Ten years of impactful work in the region: The Adrienne Arsht Latin American Center at the Atlantic Council

A decade ago, when the Adrienne Arsht Latin American Center at the Atlantic Council opened its doors, only a handful of Latin Americans had heard of the Atlantic Council. “Now, we’ve become a well known entity in many countries across the region,” said the Director of the Center, Jason Marczak in an interview with Latin Trade. How did it build its current relevance?

Are there specific traits or features that can be identified as the distinctive marks of the
Latin American Center’s activities?

Our work from the beginning has been focused on showing a different perspective on Latin America and the Caribbean and elevating the region’s importance to stakeholders, other than those that have long-cared about the region.

But to elevate the region’s importance beyond those stakeholders in the U.S., in Europe, in other other parts of the of the world, and also within the region, our work has been very focused on a single or mission: to achieve greater socioeconomic prosperity in the region.

We look at what are the the new tools. What are the things that are being done right and need to be accelerated, and what are things that are missing from the agenda.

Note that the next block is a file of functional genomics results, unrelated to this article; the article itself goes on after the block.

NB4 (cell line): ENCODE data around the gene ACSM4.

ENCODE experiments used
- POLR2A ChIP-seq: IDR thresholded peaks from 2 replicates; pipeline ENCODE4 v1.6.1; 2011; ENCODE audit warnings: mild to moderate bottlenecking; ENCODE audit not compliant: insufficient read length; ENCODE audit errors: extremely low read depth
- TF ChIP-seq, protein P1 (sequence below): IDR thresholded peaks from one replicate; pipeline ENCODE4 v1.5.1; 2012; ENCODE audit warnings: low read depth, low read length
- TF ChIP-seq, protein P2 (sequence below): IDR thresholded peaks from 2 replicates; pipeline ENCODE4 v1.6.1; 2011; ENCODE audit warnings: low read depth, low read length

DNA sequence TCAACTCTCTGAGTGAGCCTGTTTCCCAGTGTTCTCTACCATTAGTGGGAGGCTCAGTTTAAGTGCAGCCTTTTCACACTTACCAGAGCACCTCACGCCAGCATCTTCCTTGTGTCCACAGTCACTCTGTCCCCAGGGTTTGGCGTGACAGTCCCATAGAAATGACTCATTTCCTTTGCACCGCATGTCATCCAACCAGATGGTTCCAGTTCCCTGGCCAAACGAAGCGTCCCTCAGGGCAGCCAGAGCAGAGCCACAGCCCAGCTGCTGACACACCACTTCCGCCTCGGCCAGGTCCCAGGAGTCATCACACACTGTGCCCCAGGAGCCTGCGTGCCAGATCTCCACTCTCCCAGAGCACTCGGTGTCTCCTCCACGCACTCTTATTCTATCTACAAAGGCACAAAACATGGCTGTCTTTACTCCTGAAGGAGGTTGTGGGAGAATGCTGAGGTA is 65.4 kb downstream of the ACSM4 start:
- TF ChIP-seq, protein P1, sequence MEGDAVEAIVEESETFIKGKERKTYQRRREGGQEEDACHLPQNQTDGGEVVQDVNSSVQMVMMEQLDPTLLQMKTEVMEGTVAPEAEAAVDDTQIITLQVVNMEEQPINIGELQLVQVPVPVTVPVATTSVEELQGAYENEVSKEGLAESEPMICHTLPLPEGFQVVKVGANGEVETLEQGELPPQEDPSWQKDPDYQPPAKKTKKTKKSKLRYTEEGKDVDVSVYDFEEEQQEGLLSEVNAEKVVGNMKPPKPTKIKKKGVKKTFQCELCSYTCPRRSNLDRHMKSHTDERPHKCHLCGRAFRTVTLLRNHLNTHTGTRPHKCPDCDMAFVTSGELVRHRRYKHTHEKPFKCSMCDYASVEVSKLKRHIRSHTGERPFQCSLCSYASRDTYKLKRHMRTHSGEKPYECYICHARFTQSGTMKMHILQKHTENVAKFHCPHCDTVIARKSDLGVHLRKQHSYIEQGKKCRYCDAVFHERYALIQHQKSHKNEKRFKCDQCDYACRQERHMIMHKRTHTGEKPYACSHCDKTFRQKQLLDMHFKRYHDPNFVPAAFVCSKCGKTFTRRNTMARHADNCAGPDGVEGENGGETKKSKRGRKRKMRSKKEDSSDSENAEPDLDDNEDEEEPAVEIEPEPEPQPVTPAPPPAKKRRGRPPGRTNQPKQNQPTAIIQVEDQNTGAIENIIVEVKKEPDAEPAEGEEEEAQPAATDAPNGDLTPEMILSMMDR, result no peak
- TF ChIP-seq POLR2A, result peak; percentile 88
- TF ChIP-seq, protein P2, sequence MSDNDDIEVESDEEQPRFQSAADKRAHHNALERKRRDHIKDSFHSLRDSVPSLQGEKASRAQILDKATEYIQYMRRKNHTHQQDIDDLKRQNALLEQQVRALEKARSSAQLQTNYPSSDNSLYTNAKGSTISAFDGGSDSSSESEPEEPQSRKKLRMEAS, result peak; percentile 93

From the get go, our focus has been also to bring political economy issues into policy-making. Political economy is an increasingly critical component of how we think about policy and about the role of the public sector. This is why from the beginning we took a very focused approach on the stakeholders that we consistently involve.

We work closely with regional, and European governments and, of course, with U.S. government and Congress. Also with U.S., European and Latin American companies. This has been important because it is ground that was not being filled, and we have tried to fill.

Another important constituency we ensure is involved and with which we collaborate closely is multilateral institutions. We work with a number of different institutions, global and America-focused because the multilateral community is a key pillar for the region.

We are not a Chamber of Commerce, nor a traditional academic think tank. We are somewhere in the middle. We’re in this space that didn’t exist before, which takes into account the perspectives, and the needs of the business community to further invest in the region.

At the same time, taking into account the broader academic perspective and finding ways to marry them. I think it is a unique way that allows for policy to move forward with a committed set of stakeholders.

It’s a different approach altogether?

We don’t like to just write a paper to say ‘I am the coauthor of a paper.’ Part of the reason that you don’t see a study coming out of here every two weeks is that everything that we do involves getting the input and the ideas of the stakeholders that are currently impacted by the issue and of those that might be impacted by the recommendations we put forward. This, I think, is very unique. It takes a lot more time. It’s a lot more deliberate in the efforts.